Besides the fact that I have no ambition to be a Beethoven specialist, let alone to survey even most of the huge volume of recordings devoted to his music, my ambivalence regarding a page such as this runs deeper: Although I surely recognize the huge influence Beethoven's music has had, the fact is, I don't enjoy most of it. There are a handful of works I truly admire, which I'll discuss in more detail below. Beyond that, not only the different purposes & circumstances of his output have had an effect, but of course public recognition itself: In many ways, we have too much Beethoven. I don't know how it would even be possible to enjoy parts of his Symphonies, other than abstract admiration. They exist more in the realm of spectacle than of music, through no fault of their composer's.

To return to the opening, it would be very difficult to overstate Beethoven's historical influence. He was a primary architect of the Romantic style — if not the main architect. He followed that by creating modern music, with a sequence of works to be discussed. His Late Quartets were never confronted in any real sense for nearly a century. The latter statement might be occasion for neglect or even fading to obscurity, as similar circumstances surely have been for others, yet Beethoven stayed front & center in the public eye regardless. Eventually ideas from his last works had their musical response in the twentieth century; that's really the issue, dialog & response, versus writing into the ether, so to speak. An individual does not necessarily have that choice. Not coincidentally, the political & intellectual changes to the world during Beethoven's lifetime were extreme: The bourgeois revolutions, the hegemony of Enlightenment philosophy, and with them, Western Europe's domination of the entire world. He was well aware of these events, although one might suggest, not all of their consequences. Through this, Beethoven manages to project a deep humanity. Even when he's being pompous or irritable, he is very human, something he doesn't hide from the listener, even amidst his most genius moments — those are his most genius moments.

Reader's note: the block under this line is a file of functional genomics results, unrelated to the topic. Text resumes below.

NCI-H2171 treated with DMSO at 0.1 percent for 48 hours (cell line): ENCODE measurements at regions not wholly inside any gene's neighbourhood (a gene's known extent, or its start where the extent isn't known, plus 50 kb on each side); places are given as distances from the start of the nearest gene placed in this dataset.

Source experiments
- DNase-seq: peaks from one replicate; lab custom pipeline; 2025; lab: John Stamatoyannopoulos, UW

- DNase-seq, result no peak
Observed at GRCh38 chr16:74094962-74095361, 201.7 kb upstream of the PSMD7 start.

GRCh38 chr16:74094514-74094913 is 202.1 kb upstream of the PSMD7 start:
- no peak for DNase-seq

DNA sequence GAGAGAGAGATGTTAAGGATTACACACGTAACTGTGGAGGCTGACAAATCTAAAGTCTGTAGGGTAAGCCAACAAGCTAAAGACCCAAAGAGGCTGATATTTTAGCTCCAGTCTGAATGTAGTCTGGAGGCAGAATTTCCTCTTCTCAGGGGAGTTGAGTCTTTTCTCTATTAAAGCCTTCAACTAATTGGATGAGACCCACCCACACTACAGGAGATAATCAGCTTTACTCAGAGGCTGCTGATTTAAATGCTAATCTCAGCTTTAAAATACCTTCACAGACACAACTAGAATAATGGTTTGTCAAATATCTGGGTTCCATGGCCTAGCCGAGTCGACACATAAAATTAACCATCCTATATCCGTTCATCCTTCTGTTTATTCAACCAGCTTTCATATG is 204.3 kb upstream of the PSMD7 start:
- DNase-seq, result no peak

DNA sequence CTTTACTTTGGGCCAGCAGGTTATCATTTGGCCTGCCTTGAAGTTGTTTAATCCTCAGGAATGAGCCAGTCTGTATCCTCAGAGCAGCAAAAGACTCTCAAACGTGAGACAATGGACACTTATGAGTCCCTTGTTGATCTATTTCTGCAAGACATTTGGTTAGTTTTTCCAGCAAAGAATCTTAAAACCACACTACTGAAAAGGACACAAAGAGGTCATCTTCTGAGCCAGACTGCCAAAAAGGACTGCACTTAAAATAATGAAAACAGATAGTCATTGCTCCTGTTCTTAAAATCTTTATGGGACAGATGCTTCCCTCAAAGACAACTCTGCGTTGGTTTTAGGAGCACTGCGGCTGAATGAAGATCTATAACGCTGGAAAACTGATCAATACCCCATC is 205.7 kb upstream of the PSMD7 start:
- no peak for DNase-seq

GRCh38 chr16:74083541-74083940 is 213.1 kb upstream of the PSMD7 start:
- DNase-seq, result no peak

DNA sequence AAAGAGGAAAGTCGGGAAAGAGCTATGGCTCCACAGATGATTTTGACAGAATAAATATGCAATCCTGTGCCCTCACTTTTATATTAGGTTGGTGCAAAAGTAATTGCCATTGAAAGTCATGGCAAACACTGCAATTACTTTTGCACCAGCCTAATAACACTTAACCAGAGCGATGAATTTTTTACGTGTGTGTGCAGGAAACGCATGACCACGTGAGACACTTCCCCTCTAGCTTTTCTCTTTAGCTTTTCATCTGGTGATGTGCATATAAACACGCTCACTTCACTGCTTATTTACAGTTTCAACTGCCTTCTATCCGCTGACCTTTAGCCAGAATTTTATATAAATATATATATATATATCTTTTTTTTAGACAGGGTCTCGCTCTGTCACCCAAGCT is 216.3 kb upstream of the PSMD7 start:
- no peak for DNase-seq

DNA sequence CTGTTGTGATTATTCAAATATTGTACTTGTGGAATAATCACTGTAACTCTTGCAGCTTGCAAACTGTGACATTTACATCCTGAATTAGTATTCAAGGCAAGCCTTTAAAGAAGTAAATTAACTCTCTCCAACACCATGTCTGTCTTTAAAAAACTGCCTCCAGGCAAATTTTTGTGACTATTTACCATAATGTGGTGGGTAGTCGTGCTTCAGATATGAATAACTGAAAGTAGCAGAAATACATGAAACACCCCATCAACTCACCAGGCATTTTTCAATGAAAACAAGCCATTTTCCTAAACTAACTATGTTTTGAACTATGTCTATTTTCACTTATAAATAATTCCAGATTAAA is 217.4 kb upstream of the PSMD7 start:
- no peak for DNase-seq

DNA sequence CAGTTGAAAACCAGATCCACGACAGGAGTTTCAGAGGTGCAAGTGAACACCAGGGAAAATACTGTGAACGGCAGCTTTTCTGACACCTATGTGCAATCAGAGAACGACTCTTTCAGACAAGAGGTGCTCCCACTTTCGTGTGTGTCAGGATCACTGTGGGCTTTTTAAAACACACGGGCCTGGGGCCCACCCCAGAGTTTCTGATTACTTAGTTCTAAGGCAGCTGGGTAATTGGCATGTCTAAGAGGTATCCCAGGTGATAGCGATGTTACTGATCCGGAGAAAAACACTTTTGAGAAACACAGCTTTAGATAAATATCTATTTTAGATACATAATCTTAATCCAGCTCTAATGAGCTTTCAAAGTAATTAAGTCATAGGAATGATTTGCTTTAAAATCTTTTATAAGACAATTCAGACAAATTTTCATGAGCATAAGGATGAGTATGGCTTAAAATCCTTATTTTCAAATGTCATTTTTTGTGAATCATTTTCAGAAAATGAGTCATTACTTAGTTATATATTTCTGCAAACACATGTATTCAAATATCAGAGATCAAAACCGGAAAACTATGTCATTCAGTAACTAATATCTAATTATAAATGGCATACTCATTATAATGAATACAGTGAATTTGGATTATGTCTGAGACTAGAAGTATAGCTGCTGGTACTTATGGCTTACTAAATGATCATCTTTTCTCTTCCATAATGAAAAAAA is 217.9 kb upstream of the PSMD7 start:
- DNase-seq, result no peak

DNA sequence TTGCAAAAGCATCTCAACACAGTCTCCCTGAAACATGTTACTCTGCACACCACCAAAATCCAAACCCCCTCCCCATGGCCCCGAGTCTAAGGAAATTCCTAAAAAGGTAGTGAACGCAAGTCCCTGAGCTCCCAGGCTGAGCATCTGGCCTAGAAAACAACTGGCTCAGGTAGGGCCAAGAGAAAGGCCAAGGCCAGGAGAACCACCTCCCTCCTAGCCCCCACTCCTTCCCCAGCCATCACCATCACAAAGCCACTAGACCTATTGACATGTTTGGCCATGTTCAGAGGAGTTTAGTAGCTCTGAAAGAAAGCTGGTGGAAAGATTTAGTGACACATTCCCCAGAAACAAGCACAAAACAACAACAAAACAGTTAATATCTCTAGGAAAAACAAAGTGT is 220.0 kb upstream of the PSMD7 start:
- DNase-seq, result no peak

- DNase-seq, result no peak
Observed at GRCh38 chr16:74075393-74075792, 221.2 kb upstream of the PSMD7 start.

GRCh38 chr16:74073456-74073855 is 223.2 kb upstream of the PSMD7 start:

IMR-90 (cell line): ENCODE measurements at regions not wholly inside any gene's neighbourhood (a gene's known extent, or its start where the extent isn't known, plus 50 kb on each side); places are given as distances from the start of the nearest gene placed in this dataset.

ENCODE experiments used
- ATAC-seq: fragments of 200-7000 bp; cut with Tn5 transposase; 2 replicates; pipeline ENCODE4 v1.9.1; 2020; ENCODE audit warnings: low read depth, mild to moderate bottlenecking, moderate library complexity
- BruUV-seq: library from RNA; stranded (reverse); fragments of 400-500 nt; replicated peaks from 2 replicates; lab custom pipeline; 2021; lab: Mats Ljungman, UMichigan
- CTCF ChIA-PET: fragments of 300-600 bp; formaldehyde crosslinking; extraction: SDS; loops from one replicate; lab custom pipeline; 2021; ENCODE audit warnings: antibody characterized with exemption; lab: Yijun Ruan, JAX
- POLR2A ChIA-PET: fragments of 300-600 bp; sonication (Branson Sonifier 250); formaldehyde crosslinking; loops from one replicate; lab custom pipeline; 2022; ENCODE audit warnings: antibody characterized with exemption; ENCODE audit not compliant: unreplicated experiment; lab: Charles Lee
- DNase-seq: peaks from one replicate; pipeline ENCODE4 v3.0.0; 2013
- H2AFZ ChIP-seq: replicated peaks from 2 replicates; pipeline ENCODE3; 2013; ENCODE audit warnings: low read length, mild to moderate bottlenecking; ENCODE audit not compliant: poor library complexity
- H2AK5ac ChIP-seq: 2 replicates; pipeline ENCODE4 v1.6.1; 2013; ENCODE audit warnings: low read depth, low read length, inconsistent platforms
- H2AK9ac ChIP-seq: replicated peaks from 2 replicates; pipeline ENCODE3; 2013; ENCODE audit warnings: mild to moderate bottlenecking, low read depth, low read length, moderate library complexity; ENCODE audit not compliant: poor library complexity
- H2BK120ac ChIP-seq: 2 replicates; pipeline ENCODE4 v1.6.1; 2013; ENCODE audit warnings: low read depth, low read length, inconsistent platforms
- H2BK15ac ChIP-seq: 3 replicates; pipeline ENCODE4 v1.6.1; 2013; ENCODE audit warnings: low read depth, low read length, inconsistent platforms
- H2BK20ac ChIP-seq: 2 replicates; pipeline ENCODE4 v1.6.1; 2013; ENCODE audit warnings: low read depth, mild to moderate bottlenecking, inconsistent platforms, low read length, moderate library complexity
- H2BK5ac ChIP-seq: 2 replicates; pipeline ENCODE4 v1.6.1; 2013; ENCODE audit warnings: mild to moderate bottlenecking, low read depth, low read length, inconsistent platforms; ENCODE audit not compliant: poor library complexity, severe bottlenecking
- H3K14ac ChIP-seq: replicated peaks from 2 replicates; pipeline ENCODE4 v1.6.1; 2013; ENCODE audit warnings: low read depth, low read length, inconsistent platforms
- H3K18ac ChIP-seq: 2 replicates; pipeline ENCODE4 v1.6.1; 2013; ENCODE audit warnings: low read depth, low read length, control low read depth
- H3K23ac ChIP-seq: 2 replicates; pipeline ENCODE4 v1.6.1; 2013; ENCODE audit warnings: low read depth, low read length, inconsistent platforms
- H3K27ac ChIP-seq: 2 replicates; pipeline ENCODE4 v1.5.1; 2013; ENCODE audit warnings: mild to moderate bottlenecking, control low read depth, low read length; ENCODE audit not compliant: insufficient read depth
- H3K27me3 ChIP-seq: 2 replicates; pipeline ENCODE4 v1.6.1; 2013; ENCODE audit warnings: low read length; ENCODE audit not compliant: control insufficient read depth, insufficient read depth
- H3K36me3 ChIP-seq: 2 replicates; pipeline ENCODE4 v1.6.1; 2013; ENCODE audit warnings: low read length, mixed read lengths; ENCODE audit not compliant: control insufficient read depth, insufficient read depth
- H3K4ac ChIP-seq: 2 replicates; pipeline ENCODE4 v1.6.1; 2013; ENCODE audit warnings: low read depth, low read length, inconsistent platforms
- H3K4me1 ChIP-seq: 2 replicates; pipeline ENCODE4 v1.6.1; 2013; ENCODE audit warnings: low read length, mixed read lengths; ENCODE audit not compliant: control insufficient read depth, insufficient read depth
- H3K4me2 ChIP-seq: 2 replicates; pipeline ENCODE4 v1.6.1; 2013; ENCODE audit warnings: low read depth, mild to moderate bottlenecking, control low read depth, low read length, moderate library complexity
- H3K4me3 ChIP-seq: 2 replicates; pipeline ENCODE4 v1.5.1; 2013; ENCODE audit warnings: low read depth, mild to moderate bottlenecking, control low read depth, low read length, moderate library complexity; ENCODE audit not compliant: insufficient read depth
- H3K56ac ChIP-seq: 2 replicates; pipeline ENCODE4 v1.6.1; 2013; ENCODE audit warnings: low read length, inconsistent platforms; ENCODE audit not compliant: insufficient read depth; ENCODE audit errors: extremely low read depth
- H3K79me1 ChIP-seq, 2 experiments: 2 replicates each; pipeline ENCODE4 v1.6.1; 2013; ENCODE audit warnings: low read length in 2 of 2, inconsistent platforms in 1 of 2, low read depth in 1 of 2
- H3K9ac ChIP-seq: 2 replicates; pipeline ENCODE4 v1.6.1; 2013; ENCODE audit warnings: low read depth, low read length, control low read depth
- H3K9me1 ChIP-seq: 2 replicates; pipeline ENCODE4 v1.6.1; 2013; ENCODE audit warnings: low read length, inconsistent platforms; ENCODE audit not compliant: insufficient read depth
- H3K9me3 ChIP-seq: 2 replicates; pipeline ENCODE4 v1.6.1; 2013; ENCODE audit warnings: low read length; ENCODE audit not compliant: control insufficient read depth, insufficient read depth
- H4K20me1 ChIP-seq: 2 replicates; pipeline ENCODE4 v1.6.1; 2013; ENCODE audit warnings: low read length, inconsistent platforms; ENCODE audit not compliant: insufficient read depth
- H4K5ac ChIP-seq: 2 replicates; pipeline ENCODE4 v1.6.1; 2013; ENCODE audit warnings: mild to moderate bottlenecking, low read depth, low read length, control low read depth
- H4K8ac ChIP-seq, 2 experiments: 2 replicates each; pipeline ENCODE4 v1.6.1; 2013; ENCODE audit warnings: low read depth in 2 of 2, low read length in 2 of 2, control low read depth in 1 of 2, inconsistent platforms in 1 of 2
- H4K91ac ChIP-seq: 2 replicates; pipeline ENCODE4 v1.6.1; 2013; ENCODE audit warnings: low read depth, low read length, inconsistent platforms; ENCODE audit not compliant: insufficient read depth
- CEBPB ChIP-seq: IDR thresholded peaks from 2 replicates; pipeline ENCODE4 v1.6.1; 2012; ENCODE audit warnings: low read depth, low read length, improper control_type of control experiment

That said, I'm going to move to a recent recording I can recommend:

Beethoven: Diabelli-Variationen
Paul Lewis
Harmonia Mundi 902071

Beethoven's piano music, particularly his set of Sonatas, is his most personal, and the medium in which he worked out so many of his ideas. For quite some time, I have loved the sequence of the last three Piano Sonatas, Op. 109 & Op. 110 & Op. 111 — not least because the music seems to come to a poetic halt, forever. Together they form a sort of super-sonata, and respond well to being heard in sequence. (I do not have a specific recommendation of a recording for these works at present.) One could say they set the stage for his last set of works, but Beethoven did not give up writing solo piano music.